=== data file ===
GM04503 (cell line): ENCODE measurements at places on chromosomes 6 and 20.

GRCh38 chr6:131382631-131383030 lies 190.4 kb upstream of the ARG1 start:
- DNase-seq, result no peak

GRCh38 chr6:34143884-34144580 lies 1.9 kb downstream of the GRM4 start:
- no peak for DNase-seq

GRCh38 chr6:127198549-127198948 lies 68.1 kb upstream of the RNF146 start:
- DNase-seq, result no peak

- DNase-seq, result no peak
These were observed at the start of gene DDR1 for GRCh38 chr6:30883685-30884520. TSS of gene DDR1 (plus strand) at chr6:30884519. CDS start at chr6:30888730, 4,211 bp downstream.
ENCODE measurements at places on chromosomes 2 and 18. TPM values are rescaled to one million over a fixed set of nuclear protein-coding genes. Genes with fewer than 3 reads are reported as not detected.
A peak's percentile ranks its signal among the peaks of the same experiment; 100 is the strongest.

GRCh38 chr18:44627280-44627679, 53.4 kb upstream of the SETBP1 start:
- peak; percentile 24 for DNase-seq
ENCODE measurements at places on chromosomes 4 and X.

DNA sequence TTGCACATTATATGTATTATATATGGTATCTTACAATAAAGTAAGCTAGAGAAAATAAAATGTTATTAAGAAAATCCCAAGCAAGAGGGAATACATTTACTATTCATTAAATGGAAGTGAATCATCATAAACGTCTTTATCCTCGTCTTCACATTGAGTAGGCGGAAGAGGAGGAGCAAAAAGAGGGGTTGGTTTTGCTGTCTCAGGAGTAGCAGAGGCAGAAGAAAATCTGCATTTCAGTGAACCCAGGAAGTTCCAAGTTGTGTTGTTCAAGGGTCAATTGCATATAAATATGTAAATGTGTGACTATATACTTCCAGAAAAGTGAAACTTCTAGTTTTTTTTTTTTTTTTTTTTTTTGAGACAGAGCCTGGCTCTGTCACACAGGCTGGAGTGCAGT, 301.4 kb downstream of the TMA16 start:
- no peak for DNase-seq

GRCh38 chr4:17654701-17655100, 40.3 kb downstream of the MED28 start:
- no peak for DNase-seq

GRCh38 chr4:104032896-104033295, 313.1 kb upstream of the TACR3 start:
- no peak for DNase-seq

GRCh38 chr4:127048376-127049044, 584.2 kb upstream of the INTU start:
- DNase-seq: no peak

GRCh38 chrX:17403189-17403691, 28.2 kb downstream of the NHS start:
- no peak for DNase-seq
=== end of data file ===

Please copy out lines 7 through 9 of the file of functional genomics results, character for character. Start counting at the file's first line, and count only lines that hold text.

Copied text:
- DNase-seq, result no peak

- DNase-seq, result no peak
These were observed at the start of gene DDR1 for GRCh38 chr6:30883685-30884520. TSS of gene DDR1 (plus strand) at chr6:30884519. CDS start at chr6:30888730, 4,211 bp downstream.